We’re not like a store where we’re in a local community, and the same people come in and out. We’re on a social media platform where there are millions of new people everyday seeing our products. So even when I launch new designs, I’m not dropping the old designs. I’m only dropping designs that don’t do well.
The best thing about social media and online sales is that you get to test your market first. You can start with a small inventory and see how it does. If it doesn’t do well, then you can save your money. If it does great, then boom, invest, and pour it out.
Yes, a lot of things. Obviously now that the company is bigger, I had to learn all the HR stuff, tax filing, etc. One thing I wish I had known before is dealing with people’s behaviors and just being more cautious about people’s emotions and things like that.
Also, I definitely pulled back on saying a lot of things I would’ve said back then, because I had to be professional and be the face of Live Fit.
I have some strong beliefs in some areas, but I don’t hold back that much. If people can’t accept that, then they’re not ready for the real world. I’m still trying to be as real as I can, because a lot of people need a reality check.
It’s never too late. What I’ve seen a lot of startups do wrong is not realizing that fact. I consider myself to be an artist as well, so I know if something will be aesthetically pleasing to the general population. If you can’t recognize that and can’t take constructive criticism, then you’re not ready for this business because the consumers are the ones who will make or break you.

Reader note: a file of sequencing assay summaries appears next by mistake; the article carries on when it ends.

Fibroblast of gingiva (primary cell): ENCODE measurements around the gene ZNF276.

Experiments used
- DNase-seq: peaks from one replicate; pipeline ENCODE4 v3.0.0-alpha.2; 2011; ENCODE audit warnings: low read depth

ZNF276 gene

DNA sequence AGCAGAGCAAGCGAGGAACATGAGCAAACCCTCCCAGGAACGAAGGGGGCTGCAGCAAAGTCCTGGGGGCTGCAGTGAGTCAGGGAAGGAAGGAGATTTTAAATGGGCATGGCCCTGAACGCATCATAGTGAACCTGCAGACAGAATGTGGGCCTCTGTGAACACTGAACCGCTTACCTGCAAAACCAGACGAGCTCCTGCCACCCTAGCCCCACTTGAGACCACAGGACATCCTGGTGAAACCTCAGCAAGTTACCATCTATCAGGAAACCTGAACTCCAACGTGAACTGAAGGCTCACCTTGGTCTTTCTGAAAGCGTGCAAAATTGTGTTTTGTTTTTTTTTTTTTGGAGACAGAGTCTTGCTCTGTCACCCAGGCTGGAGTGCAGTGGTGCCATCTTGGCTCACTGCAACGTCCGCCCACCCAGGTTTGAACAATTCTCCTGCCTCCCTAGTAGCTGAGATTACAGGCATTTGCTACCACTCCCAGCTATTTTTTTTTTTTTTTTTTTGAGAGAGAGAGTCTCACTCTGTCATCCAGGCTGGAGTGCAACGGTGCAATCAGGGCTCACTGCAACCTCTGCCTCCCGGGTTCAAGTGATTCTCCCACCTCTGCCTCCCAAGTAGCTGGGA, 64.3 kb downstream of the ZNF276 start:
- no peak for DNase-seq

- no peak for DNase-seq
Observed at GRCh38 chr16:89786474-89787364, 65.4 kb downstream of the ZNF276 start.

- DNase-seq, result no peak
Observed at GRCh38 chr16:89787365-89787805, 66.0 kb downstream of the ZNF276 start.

Also, I’ve seen several clothing lines make the mistake of pricing their products a little too low online. It may be good margins for them, but if retail stores start approaching you, then you don’t have any margins to play with. So I always do a 100% markup, making sure if a wholesale account does approach me that I can still double my money.
I don’t really pay attention to them. All these other lines I’m talking about are people who have approached me for my feedback. I actually look at big brands that are in retail stores and see what they are doing, because I feel that what we are doing is unique. We’re attacking the wholesale side a little stronger this year.
We’re playing it backwards. Normally, when a clothing line starts they try to get the accounts first from stores where people spend a good amount of money. We went straight for the consumer first, and now the stores are fishing for us. They’re behind on social media and see our brand on social media with a strong following. That gives me the leverage to require them to hit certain minimums if they want us in their stores.
I don’t think I would have done it much differently, but I wish I had taken shortcuts like making the videos and behind the scenes content the way we do now.
Experience and live life. When I say that, I don’t mean taking a vacation and living in the Bahamas or anything like that. Observe and see how the world works around you. I want people to understand that this world runs off of business. We live in a monetary system.
So wherever you go, like a busy club for example, try to observe how they’re making money. That’s the kind of mindset I have; and the more you’re out doing these types of things, the more you’re going to see different personalities and different businessmen. And always keep your options open too.